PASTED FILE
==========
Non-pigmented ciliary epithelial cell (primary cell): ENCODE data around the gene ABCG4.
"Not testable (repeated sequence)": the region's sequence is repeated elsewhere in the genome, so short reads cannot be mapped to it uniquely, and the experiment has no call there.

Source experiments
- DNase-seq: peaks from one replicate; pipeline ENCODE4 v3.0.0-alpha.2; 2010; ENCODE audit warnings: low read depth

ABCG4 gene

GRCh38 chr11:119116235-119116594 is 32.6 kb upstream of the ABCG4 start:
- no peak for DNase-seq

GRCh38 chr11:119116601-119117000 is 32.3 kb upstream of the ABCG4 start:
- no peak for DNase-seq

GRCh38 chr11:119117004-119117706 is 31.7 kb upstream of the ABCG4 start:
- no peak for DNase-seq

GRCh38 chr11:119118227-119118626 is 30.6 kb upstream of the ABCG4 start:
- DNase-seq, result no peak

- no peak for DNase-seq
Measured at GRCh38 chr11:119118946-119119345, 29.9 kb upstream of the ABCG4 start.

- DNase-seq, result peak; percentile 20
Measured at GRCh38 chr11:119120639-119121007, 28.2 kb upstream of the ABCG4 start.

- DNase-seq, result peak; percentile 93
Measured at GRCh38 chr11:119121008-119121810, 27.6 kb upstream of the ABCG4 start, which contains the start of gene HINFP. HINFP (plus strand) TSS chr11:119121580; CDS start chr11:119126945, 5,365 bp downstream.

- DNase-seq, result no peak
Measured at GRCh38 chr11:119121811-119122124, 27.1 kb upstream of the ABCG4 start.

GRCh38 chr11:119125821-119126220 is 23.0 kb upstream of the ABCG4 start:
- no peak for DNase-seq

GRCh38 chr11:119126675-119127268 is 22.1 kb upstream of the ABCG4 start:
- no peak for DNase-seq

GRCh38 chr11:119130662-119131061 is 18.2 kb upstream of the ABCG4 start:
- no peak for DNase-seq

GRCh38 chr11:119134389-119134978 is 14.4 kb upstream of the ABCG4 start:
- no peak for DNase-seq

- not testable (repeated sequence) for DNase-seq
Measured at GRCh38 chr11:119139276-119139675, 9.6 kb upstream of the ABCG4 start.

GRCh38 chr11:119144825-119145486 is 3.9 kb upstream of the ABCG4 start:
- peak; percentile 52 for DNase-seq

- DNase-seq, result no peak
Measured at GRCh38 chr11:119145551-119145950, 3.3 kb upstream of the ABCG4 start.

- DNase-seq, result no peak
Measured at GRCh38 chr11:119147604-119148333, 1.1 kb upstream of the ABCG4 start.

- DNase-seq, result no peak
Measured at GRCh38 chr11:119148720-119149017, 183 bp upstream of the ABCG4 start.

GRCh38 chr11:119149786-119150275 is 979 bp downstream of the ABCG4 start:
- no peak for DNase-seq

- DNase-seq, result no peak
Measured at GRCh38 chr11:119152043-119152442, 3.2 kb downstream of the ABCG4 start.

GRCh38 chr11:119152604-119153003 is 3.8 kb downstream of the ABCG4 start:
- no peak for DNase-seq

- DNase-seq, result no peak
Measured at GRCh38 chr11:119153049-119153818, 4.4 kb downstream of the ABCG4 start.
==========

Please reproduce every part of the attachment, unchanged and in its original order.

Non-pigmented ciliary epithelial cell (primary cell): ENCODE data around the gene ABCG4.
"Not testable (repeated sequence)": the region's sequence is repeated elsewhere in the genome, so short reads cannot be mapped to it uniquely, and the experiment has no call there.

Source experiments
- DNase-seq: peaks from one replicate; pipeline ENCODE4 v3.0.0-alpha.2; 2010; ENCODE audit warnings: low read depth

ABCG4 gene

GRCh38 chr11:119116235-119116594 is 32.6 kb upstream of the ABCG4 start:
- no peak for DNase-seq

GRCh38 chr11:119116601-119117000 is 32.3 kb upstream of the ABCG4 start:
- no peak for DNase-seq

GRCh38 chr11:119117004-119117706 is 31.7 kb upstream of the ABCG4 start:
- no peak for DNase-seq

GRCh38 chr11:119118227-119118626 is 30.6 kb upstream of the ABCG4 start:
- DNase-seq, result no peak

- no peak for DNase-seq
Measured at GRCh38 chr11:119118946-119119345, 29.9 kb upstream of the ABCG4 start.

- DNase-seq, result peak; percentile 20
Measured at GRCh38 chr11:119120639-119121007, 28.2 kb upstream of the ABCG4 start.

- DNase-seq, result peak; percentile 93
Measured at GRCh38 chr11:119121008-119121810, 27.6 kb upstream of the ABCG4 start, which contains the start of gene HINFP. HINFP (plus strand) TSS chr11:119121580; CDS start chr11:119126945, 5,365 bp downstream.

- DNase-seq, result no peak
Measured at GRCh38 chr11:119121811-119122124, 27.1 kb upstream of the ABCG4 start.

GRCh38 chr11:119125821-119126220 is 23.0 kb upstream of the ABCG4 start:
- no peak for DNase-seq

GRCh38 chr11:119126675-119127268 is 22.1 kb upstream of the ABCG4 start:
- no peak for DNase-seq

GRCh38 chr11:119130662-119131061 is 18.2 kb upstream of the ABCG4 start:
- no peak for DNase-seq

GRCh38 chr11:119134389-119134978 is 14.4 kb upstream of the ABCG4 start:
- no peak for DNase-seq

- not testable (repeated sequence) for DNase-seq
Measured at GRCh38 chr11:119139276-119139675, 9.6 kb upstream of the ABCG4 start.

GRCh38 chr11:119144825-119145486 is 3.9 kb upstream of the ABCG4 start:
- peak; percentile 52 for DNase-seq

- DNase-seq, result no peak
Measured at GRCh38 chr11:119145551-119145950, 3.3 kb upstream of the ABCG4 start.

- DNase-seq, result no peak
Measured at GRCh38 chr11:119147604-119148333, 1.1 kb upstream of the ABCG4 start.

- DNase-seq, result no peak
Measured at GRCh38 chr11:119148720-119149017, 183 bp upstream of the ABCG4 start.

GRCh38 chr11:119149786-119150275 is 979 bp downstream of the ABCG4 start:
- no peak for DNase-seq

- DNase-seq, result no peak
Measured at GRCh38 chr11:119152043-119152442, 3.2 kb downstream of the ABCG4 start.

GRCh38 chr11:119152604-119153003 is 3.8 kb downstream of the ABCG4 start:
- no peak for DNase-seq

- DNase-seq, result no peak
Measured at GRCh38 chr11:119153049-119153818, 4.4 kb downstream of the ABCG4 start.